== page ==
Git is a distributed revision control and source code management system with an emphasis on speed. Every Git working directory is a full-fledged repository with complete history and full version tracking capabilities, and is not dependent on network access or a central server. Git is free software distributed under the terms of the GNU GPLv2.

Git is primarily a command-line tool but there are a few really good desktop applications that make it easier to work with (at the cost of hiding the advanced features). Working with a GUI can be hugely beneficial to mitigate the steep learning curve, but the recommended way to use git is using the command-line interface or CLI.

Free Repository Providers

  • GitHub

    A well-supported and popular version control provider. Their desktop application GitHub Desktop is high-quality, feature-rich GUI for Windows and Mac. GitHub offers unlimited public and private repositories and ability to create an ‘organization’ for free to host team projects, with limited monthly credits for automated builds. GitHub excels at providing a great experience around git and source code management, with good options for builds and deployment integrations.

    GitHub Education Pack provides access to a bundle of popular development tools and services which GitHub and its partners are providing for free (or for a discounted price) to students.

  • GitLab

    The other big player in the version control space and the first choice for Enterprise git deployments. Offers free unlimited public and private repositories with unlimited collaborators. Offers some nifty features that GitHub doesn’t offer in their free tier such as protected branches, pages and wikis. Offers a self-hosting option if you want to run your own git server. Their platform is geared towards serving a complete and comprehensive DevOps workflow that is not just restricted to source code management.

  • BitBucket

    Another popular service, unlimited private repositories for up to 5 collaborators.

Learning Resources


  • GitHub Learning Lab offers some excellent courses on mastering the basics of git on their platform. Their Introduction to GitHub course is great place to get started.
  • GitHub’s Getting Started Guide Walks you through creating a repository on GitHub and basics of git.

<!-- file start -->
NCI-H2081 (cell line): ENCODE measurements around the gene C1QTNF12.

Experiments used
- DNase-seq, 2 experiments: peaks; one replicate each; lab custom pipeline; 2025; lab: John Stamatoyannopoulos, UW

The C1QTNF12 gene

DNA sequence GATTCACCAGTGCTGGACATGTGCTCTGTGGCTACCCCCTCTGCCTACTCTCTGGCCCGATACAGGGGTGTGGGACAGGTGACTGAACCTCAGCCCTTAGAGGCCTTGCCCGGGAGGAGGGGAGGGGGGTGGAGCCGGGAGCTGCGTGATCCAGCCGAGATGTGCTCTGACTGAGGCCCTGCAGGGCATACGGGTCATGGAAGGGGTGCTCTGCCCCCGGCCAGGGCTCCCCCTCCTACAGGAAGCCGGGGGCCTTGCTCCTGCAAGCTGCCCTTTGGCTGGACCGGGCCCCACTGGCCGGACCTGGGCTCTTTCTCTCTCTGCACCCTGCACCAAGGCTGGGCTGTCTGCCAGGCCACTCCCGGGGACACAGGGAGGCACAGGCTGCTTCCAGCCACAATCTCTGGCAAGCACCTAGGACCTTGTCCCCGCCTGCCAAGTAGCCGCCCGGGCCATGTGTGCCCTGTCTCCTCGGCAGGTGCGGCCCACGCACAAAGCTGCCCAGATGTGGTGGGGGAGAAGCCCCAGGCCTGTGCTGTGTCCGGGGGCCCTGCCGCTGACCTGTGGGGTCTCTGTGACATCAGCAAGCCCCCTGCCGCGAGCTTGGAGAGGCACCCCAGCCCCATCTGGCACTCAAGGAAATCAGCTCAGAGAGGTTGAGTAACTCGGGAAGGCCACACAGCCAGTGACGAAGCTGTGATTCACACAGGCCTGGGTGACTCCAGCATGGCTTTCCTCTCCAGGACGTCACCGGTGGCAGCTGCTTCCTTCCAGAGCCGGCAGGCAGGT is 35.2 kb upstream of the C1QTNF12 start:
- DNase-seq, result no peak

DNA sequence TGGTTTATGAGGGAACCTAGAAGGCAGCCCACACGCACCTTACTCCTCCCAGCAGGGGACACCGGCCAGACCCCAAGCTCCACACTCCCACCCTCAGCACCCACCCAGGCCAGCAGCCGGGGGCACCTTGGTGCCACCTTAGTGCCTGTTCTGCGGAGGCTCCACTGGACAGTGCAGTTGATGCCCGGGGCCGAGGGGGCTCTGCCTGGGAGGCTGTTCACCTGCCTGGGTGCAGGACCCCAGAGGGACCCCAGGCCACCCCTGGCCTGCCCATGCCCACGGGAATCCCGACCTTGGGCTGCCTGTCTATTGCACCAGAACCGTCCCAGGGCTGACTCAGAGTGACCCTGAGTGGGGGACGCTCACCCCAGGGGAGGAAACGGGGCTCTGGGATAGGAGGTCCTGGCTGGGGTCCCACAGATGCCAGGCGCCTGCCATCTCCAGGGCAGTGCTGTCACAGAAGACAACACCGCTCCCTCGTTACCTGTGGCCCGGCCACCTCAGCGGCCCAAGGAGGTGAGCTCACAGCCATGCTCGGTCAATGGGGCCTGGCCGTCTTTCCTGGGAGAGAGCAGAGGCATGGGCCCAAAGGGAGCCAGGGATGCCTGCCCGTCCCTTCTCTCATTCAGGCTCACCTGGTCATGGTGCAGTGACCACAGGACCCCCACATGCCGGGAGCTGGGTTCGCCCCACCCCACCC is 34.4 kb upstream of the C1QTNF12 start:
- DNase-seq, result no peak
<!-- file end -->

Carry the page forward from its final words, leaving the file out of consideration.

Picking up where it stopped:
• Learn Git Branching: A browser-based game designed to introduce you to some of the more advanced concepts.

  • Git Immersion: A hands-on tutorial that sets you up with a toy project and holds your hand through project development. Contains many useful aliases and shortcuts for faster workflow.

  • Atlassian Git Tutorials: One of the best reading resources around git and version control. Contains a very good set of tutorials but more importantly has a comprehensive set of articles around the important topics in git and even the history of version control systems. Focuses on providing a detailed explanation of how git works rather than simply listing the commands.



References & Help

  • Atlassian Git Cheat Sheet: A handy set of commands to have around your desk for those quick command look ups.
  • How to Undo Almost Anything with Git: A blog post from GitHub that lists some scary scenarios in git and how to undo almost anything.
  • Dangit, Git!?: Quick references for getting out of bad situations in git. Very powerful set of fixes, but doesn’t provide a good explanation of what happened / how the fix works - read before you blindly follow the instructions.
  • Official Git Documentation Extremely thorough documentation of git. It can be quite dense if you’re new to git, but this the most authoritative and updated documentation for git CLI usage. Best used to look up command-line usage, parameters and their rationale.
  • Man pages: The git command line interface ships with a very good set of man pages accessible by running man git on the terminal and is available wherever git is installed. If you’re not familiar with man pages, you can read about it here.